The National Transportation Safety Board (NTSB) has published its final report into a fatality involving a Model 3 Tesla with Autopilot engaged, which crashed into a semi-tractor trailer in March 2019 on a highway in Delray Beach, Florida.
The NTSB says the probable cause of the accident was the semi driver's failure to give right of way, pulling out on to US Highway 441 in front of the oncoming Model 3.
However, the report also criticizes the Model 3 driver's over-reliance on Autopilot, which it says was partly Tesla's fault due to the way it had designed Autopilot.
"Contributing to the crash was the operational design of Tesla's partial automation system, which permitted disengagement by the driver, and the company's failure to limit the use of the system to the conditions for which it was designed," the NTSB said.
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The 50-year-old driver of the Model 3 didn't appear to see the semi crossing the highway and traveled under it, sheering off the vehicle's roof.
NTSB says Tesla informed it that the Model 3's forward collision warning and automatic emergency braking systems were not designed to activate for crossing traffic or to prevent crashes at high speeds.
Tesla said the Autopilot vision system did not detect the truck as an object or threat as it crossed the path of the car.
NTSB also laid some blame for the fatality on way the National Highway Traffic Safety Administration's (NHTSA) has approached regulation of driver-assistance systems.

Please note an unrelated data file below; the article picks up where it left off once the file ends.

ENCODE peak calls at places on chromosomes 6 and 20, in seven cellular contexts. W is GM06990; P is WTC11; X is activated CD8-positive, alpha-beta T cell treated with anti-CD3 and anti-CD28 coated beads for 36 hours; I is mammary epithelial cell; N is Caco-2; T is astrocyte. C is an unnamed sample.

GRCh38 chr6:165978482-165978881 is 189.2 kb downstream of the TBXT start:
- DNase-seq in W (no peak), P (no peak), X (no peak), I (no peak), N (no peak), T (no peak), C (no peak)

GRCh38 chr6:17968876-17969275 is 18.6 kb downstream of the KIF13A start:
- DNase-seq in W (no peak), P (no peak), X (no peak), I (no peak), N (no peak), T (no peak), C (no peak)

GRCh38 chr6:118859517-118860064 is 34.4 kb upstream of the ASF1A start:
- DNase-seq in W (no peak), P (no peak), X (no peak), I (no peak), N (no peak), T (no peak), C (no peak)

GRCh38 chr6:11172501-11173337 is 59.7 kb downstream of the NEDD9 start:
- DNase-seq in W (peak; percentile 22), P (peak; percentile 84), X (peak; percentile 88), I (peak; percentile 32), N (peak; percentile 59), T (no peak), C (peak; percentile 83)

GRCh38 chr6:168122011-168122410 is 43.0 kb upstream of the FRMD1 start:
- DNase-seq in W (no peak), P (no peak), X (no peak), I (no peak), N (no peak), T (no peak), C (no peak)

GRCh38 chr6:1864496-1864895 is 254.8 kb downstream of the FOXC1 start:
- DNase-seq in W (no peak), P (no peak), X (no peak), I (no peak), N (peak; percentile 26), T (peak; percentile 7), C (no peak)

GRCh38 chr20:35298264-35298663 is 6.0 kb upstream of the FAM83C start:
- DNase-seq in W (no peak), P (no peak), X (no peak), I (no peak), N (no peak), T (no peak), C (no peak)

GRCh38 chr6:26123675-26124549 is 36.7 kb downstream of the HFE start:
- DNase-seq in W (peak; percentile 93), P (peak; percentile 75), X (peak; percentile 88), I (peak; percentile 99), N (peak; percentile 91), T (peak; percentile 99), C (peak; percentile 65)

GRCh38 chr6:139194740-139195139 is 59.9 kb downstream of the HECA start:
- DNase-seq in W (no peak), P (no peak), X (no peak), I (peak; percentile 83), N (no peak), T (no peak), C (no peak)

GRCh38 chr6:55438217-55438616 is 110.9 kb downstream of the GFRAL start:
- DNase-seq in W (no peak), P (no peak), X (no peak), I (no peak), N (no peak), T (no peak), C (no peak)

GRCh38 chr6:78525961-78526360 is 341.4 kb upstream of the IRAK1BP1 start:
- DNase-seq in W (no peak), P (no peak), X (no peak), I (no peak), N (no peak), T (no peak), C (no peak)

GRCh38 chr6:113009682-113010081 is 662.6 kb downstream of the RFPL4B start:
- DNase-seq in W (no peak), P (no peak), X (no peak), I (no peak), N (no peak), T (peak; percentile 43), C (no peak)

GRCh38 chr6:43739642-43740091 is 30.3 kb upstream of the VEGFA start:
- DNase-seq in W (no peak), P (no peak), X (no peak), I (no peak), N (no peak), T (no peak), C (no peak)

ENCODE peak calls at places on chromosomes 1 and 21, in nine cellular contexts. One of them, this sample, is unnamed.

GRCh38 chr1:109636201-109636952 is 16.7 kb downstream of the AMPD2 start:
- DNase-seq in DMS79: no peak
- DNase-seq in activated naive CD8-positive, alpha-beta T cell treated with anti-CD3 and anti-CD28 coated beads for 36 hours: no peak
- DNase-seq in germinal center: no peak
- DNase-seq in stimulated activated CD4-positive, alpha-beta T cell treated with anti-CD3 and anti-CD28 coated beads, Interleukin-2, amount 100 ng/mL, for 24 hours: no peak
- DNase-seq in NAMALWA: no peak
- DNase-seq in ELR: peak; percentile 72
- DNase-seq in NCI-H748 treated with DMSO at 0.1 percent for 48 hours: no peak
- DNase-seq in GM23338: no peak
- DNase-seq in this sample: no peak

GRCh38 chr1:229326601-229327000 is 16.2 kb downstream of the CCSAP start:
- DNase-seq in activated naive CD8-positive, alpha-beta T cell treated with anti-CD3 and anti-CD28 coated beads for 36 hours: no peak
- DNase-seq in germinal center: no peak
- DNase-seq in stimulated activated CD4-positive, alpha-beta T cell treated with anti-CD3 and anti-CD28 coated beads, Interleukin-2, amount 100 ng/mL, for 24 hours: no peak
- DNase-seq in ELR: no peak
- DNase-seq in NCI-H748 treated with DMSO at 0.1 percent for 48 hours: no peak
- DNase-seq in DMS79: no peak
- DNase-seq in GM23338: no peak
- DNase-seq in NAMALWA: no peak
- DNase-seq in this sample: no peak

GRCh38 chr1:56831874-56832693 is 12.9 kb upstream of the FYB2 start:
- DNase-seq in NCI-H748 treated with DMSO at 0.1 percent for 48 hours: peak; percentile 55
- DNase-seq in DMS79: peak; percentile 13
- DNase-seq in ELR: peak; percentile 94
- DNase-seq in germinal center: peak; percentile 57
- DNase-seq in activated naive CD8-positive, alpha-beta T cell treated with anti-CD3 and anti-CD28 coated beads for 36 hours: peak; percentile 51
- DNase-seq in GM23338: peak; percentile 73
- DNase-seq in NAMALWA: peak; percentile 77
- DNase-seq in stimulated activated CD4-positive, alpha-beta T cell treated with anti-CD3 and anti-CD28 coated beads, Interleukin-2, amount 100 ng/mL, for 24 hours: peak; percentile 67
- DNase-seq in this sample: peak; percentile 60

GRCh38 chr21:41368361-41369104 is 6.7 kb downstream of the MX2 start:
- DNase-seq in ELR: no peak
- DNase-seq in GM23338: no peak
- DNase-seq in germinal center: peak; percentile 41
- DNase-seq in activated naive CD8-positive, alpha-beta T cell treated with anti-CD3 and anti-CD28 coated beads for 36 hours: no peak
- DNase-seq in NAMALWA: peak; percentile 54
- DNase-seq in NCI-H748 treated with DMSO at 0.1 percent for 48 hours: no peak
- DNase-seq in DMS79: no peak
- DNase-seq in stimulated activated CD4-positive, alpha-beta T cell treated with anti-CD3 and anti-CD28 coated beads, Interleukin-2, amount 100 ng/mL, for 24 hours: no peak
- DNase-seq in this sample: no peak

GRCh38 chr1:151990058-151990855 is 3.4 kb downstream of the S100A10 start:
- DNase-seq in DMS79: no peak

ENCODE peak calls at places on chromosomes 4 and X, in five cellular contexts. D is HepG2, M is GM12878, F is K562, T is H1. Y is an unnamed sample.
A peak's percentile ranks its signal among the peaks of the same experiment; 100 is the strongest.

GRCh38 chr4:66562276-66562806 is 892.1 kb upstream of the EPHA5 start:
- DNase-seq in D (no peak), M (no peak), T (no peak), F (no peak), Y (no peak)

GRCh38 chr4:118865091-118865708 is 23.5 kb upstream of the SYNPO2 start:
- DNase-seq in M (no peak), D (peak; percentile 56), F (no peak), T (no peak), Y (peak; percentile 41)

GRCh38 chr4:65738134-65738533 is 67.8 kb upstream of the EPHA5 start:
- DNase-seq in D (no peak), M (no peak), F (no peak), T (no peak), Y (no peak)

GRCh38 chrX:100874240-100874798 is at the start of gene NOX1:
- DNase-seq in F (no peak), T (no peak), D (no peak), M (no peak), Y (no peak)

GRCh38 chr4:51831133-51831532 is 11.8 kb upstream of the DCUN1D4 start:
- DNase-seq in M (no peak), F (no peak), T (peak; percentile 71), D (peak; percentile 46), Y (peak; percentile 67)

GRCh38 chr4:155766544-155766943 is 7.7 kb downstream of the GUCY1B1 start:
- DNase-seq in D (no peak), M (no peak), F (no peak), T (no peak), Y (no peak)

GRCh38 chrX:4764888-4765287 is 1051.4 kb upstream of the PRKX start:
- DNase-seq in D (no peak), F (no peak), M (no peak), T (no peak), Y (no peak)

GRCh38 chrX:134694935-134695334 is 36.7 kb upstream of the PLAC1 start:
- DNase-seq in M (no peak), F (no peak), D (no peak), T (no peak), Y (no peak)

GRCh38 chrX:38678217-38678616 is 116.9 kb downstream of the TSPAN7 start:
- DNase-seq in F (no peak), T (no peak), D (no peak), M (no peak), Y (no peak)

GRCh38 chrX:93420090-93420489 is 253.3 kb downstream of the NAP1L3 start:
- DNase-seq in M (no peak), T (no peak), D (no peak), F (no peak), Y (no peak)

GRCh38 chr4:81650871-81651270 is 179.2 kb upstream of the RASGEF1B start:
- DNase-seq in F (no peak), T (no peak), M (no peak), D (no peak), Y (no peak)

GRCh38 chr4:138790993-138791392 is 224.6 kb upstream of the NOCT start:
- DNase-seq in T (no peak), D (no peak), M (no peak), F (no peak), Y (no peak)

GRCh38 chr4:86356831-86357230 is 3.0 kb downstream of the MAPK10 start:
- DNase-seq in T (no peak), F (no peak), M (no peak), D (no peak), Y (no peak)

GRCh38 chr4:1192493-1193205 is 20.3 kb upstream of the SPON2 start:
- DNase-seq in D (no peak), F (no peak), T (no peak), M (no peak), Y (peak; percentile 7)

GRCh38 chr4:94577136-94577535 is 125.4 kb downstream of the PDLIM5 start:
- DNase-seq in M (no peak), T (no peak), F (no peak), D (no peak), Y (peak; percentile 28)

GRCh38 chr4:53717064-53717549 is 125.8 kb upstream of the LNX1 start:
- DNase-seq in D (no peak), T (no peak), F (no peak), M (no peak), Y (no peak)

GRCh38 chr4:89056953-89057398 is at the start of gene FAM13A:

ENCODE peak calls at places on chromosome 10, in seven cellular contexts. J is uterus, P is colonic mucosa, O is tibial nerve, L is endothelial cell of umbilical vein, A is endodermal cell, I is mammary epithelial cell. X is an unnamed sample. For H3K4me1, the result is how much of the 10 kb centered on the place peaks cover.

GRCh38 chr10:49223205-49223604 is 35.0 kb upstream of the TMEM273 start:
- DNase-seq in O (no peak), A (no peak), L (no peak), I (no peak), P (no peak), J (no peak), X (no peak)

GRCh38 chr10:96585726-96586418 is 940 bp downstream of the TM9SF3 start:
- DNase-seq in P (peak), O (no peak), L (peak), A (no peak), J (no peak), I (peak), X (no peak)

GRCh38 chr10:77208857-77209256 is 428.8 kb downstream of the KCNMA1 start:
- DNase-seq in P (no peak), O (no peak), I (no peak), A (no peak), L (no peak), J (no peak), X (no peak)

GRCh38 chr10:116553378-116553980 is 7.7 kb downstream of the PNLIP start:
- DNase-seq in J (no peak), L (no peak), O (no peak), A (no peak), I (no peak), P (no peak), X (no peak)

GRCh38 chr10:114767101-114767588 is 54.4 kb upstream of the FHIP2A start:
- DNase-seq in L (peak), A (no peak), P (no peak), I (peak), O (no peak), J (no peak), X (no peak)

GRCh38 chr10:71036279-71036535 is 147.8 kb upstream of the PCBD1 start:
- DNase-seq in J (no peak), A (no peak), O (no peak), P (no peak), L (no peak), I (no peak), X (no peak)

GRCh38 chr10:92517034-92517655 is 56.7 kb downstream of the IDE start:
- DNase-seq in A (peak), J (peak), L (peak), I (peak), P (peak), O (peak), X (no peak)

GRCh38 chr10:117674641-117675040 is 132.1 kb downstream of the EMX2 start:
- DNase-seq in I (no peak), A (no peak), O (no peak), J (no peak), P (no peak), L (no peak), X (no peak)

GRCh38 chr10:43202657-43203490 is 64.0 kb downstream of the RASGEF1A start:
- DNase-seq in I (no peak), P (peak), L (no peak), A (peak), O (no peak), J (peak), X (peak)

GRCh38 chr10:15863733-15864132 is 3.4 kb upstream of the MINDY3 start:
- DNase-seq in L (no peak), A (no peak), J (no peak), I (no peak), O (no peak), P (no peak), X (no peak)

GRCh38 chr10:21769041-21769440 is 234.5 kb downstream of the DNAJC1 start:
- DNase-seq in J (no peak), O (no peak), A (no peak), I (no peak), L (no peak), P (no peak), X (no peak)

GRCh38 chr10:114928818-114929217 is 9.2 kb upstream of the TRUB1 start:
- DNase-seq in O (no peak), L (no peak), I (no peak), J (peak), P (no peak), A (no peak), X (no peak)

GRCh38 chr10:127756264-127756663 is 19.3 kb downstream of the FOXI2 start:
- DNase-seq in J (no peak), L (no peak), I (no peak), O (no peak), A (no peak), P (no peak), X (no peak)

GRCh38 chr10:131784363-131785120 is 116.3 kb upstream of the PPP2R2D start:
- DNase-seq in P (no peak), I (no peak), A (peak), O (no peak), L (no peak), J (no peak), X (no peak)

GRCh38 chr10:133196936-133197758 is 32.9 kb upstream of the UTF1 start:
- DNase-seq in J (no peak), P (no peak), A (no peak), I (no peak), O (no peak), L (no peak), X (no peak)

It slammed NHTSA last month over the death of an Apple engineer who was playing a mobile game while driving his Tesla Model X P100D SUV with Autopilot enabled in Mountain View, California.
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NTSB said the NHTSA's "failure … to develop a method of verifying manufacturers' incorporation of acceptable system safeguards for vehicles with Level 2 automation further contributed to the crash".
"The Delray Beach investigation marks the third, fatal, vehicle crash we have investigated where a driver's over-reliance on Tesla's Autopilot and the operational design of Tesla's Autopilot have led to tragic consequences," said NTSB chairman Robert Sumwalt.
"In the Mountain View crash, that overreliance was coupled with the equally deadly menace of distraction, demonstrating the insidious nature of the threat and the lack of policy and technology to eliminate it," he added.